Sunday, January 7, 2018

A Working-Class Job Worth Fighting For

I grew up with kids who graduated from college and earned mid-six-figures and proudly spoke of their fathers who were gas station attendants. I remember when the first self-serve gas stations appeared and everybody laughed and pointed. Who would ever go there if you had a choice?  But then gas prices spiked and the self-serves were a nickel cheaper and the repugs started destroying jobs and the rest is history.

Or maybe the future.
Erik Loomis at LGM:
There are times when I would like to just pop out of my car and pump my own gas. But then I realize that these are jobs. And jobs are important. The dismissal of these jobs goes very far to show how strongly we have internalized right-wing arguments about employment and innovation. Earlier today I discussed the idea, proposed by Democratic leaders a mere 40 years ago, that we should be able to sue the government if we can’t find a job and how this is completely lost to our ideas of what our relationship to the government could be in the present. In a similar vein, the idea of actual working-class employment repulses many of us if it bothers our idea of what work should be.
Oregon and New Jersey are the only two states to mandate gas station attendants. Are these great jobs? No. But what do you think actual working-class employment looks like? In a deindustrialized and automated economy, how many options do people like this have? It’s not a great job, but it tends to pay $1 or $2 higher than minimum wage so it places a slight upward pressure on wages for unskilled workers. Most, but certainly not all, gas station attendants are working class men. Many of them likely do not have a high school diploma. Some are missing teeth and things of this nature that make their employment in other fields kind of hard. This is also a job that allows people to interact with others, be outside, and work hard for a wage. For a lot of people, that is their desired result from a job. 
This is why I strongly believe in full employment policy as the core of how to escape the jobless future. We can have a wide definition of what full employment is and we will need to. These are not easy policies to work out. But it’s a more solid political position, in my view. Even if a UBI (Universal Basic Income) is passed, Americans will still demand jobs. Even if you don’t want to work or think work sucks or want to be emancipated from work, you aren’t most people and neither am I.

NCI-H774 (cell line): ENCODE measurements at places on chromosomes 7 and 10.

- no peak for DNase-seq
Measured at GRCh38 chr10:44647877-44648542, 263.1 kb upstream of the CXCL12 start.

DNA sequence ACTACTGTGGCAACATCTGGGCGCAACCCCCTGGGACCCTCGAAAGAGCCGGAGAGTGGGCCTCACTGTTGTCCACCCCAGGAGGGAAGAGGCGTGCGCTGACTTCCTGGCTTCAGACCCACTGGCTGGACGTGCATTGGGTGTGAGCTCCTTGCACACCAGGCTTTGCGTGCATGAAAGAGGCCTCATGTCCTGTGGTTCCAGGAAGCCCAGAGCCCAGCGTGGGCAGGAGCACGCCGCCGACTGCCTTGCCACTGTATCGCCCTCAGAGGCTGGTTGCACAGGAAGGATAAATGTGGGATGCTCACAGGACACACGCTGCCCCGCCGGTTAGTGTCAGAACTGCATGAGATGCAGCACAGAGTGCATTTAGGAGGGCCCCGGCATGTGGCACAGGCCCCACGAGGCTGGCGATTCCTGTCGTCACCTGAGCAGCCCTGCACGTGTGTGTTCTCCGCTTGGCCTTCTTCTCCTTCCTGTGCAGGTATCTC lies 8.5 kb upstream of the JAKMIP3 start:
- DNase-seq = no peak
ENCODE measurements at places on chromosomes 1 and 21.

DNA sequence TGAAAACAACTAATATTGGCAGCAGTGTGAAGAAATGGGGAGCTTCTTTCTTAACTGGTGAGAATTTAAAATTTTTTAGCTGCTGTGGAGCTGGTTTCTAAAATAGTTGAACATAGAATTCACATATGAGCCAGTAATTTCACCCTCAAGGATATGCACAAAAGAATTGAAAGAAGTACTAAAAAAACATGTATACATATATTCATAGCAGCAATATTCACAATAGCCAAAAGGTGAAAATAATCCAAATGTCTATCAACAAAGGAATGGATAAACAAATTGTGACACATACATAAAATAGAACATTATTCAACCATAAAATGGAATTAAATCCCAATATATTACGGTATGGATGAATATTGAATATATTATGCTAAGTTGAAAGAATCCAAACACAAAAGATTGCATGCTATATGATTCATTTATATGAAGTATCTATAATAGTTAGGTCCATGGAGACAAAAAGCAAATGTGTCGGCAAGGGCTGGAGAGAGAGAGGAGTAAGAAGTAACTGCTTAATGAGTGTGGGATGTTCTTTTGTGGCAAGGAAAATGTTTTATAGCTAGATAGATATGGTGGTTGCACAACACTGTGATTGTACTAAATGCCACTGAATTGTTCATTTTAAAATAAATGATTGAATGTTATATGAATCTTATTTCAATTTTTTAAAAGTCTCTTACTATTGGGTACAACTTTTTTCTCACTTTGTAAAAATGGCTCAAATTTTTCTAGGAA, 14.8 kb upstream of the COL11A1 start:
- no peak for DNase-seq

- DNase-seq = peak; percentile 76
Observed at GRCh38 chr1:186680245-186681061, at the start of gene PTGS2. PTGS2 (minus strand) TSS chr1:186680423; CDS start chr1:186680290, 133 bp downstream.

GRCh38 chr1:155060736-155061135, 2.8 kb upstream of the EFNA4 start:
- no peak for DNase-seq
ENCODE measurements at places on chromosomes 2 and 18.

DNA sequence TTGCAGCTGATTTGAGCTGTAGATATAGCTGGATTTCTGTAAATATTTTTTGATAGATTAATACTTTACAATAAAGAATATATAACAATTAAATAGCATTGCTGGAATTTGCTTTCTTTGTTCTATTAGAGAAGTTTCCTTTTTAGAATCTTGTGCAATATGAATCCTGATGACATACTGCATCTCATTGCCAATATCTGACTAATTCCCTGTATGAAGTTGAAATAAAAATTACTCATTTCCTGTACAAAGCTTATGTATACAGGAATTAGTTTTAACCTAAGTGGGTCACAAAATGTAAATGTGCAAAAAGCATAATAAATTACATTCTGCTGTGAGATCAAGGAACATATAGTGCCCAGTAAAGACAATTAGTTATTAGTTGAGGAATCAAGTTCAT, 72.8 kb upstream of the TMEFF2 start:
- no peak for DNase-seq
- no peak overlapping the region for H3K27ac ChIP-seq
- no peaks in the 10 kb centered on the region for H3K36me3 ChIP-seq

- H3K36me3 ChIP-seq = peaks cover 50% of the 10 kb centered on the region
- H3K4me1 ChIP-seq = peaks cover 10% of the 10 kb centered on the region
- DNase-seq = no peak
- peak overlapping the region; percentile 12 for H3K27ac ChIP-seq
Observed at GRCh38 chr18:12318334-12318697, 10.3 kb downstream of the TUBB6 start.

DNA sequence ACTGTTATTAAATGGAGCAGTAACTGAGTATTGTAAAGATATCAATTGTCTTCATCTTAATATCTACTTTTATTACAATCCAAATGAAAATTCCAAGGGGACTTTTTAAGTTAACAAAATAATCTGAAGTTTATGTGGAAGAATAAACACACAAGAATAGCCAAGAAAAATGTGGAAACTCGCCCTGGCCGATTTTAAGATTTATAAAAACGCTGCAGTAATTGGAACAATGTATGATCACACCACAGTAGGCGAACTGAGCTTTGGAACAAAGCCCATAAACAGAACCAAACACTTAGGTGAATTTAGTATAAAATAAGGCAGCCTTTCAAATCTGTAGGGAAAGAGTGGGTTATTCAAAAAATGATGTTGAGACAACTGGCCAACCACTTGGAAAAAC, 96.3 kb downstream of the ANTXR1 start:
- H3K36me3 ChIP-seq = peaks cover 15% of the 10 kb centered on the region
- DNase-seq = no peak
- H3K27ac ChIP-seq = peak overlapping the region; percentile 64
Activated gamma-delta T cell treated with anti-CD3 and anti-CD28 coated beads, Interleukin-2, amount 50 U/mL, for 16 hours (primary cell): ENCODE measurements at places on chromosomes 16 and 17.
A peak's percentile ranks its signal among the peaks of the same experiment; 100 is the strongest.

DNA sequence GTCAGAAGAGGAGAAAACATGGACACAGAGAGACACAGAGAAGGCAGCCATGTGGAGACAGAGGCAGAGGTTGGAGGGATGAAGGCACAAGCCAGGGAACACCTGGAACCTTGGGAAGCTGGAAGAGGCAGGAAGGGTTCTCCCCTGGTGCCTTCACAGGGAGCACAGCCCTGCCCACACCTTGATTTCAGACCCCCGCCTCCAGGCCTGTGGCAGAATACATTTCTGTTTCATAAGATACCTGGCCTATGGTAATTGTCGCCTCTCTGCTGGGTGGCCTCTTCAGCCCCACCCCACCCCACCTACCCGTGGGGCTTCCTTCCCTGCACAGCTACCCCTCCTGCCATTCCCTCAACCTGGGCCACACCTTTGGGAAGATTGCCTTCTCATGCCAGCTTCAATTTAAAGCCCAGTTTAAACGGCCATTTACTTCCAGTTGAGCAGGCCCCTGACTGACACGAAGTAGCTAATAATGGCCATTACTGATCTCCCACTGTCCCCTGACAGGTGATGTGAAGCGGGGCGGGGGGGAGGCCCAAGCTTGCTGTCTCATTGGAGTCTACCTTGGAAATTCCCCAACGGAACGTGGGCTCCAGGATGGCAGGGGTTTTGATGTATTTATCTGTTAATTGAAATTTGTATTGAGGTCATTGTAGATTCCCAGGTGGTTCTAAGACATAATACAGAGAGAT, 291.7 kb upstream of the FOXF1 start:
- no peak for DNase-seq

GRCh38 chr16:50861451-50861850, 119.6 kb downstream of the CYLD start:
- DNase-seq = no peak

Again, there’s nothing magical about gas pumping jobs. They aren’t great. But they are real. When we make fun of them, we need to examine our own prejudices toward working people and to examine how deeply we have internalized really awful narratives about work, technological innovation, and society. There may be reasons to not have gas pumping, but those who hate this aren’t really presenting very good ones. What would you have low-skill workers do? And if your primary driver in creating economic policy is “I don’t want to talk to people” or “This is dumb” or “I could do this faster,” you need to think a whole lot harder about your place in society and the world. A full employment economy may in fact require small sacrifices around the margins to make this work, such as you waiting 3 minutes for your gas to be pumped. This is not necessarily a bad thing given the societal benefits of full employment.
That the people in our economy who do the dirtiest, hardest and most necessary work - janitors, represent!- is a fundamental indictment of not just capitalism, but of our failure to establish economic justice.

1 comment:

Thomas Ten Bears said...

Upon retiring last year I sought out a gas station job. Essentially doubles my income.

Those three college degrees, the twenty-five years teaching and tech-support, they don't mean a thing. I don't hold anyone's hand, don't kiss anyone's ass, smile at the racist, misogynous, homophobic assholes while thinking about what I'll do to them when the revolution gets here.

It's the retired guys' dream job!